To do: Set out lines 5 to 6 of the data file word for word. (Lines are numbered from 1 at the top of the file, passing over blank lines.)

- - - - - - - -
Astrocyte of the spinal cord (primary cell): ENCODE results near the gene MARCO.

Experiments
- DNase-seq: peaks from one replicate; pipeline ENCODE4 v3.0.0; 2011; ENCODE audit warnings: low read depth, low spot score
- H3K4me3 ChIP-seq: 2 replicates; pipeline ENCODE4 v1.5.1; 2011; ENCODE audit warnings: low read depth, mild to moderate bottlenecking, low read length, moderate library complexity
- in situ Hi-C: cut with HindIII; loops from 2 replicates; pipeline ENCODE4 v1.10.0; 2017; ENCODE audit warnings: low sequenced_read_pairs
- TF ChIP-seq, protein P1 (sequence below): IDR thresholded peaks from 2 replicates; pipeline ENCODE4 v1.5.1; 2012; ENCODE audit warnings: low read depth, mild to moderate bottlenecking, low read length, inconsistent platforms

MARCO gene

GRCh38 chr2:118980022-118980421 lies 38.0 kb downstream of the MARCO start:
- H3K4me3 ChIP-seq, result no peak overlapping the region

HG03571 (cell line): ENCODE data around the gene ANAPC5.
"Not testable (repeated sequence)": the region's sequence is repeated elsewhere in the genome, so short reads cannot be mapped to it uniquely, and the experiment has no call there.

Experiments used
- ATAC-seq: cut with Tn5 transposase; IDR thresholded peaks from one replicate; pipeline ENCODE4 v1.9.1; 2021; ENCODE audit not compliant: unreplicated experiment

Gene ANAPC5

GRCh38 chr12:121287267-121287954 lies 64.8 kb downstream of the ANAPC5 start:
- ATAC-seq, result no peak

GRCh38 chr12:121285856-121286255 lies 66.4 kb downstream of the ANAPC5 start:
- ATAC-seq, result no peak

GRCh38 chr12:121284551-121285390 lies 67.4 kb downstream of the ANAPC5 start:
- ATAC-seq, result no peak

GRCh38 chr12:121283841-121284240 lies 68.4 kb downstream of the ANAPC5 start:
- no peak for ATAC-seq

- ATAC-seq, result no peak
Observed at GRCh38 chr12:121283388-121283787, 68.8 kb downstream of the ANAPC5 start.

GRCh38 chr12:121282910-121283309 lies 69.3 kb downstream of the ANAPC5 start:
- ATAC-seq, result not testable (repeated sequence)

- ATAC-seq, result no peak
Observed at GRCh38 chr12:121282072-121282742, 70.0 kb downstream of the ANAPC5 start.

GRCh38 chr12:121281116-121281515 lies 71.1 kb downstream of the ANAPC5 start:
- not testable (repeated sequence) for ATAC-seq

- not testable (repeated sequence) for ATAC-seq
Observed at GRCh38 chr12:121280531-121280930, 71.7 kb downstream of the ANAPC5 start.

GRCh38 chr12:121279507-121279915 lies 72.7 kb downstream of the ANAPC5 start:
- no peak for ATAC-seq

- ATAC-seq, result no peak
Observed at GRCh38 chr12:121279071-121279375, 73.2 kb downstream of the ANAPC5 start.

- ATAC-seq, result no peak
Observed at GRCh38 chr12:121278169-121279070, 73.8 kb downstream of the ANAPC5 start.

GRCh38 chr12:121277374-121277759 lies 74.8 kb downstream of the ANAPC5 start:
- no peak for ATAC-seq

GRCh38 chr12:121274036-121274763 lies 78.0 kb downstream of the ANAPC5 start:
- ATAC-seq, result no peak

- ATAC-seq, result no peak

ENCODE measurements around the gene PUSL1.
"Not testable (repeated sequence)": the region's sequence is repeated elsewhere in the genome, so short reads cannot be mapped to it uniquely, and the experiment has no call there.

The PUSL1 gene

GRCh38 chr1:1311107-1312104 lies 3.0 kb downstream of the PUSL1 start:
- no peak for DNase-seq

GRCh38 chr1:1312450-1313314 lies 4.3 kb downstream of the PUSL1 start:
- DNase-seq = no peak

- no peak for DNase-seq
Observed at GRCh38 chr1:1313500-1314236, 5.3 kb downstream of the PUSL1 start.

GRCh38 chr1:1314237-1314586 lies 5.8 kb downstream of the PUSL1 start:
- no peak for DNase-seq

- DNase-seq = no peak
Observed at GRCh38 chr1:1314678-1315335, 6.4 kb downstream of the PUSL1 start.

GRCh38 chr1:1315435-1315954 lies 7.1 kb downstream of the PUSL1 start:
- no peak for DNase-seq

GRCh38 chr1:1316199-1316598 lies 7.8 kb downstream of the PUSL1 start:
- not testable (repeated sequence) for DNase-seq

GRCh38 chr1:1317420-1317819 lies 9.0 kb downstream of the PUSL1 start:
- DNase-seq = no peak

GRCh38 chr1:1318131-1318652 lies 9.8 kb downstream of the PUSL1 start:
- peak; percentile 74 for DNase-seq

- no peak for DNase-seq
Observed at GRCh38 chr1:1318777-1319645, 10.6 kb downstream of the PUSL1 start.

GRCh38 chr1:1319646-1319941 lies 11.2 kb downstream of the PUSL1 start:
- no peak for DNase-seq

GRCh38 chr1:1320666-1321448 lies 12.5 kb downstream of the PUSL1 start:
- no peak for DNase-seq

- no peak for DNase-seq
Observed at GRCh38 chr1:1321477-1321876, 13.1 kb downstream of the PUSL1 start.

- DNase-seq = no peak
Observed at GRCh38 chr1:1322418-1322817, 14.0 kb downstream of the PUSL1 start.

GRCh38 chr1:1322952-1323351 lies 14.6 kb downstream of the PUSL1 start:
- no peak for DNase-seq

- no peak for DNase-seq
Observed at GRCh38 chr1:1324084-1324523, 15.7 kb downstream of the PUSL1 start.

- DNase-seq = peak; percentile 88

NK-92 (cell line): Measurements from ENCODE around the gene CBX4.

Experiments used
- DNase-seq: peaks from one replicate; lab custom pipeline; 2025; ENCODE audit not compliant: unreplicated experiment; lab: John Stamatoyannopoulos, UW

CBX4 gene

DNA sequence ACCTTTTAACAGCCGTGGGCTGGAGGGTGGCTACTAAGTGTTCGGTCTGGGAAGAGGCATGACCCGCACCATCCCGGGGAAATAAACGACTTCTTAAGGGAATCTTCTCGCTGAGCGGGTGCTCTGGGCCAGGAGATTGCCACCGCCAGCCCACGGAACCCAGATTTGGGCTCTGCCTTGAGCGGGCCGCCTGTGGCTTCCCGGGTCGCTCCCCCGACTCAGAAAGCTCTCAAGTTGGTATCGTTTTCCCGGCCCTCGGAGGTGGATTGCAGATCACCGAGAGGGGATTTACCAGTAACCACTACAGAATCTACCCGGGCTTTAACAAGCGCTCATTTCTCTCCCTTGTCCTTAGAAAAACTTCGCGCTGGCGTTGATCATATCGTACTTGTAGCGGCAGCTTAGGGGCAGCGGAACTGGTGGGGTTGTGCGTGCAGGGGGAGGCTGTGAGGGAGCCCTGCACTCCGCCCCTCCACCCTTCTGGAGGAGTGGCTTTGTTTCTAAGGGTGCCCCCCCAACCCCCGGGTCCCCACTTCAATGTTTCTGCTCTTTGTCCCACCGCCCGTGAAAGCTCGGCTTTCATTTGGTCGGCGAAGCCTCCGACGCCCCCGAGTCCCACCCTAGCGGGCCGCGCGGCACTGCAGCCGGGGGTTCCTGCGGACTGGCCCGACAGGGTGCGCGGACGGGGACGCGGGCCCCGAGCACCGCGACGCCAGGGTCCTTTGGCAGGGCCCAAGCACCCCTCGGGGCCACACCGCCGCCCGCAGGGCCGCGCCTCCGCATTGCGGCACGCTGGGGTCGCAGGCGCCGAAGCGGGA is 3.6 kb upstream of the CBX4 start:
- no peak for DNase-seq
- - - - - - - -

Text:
- in situ Hi-C: cut with HindIII; loops from 2 replicates; pipeline ENCODE4 v1.10.0; 2017; ENCODE audit warnings: low sequenced_read_pairs
- TF ChIP-seq, protein P1 (sequence below): IDR thresholded peaks from 2 replicates; pipeline ENCODE4 v1.5.1; 2012; ENCODE audit warnings: low read depth, mild to moderate bottlenecking, low read length, inconsistent platforms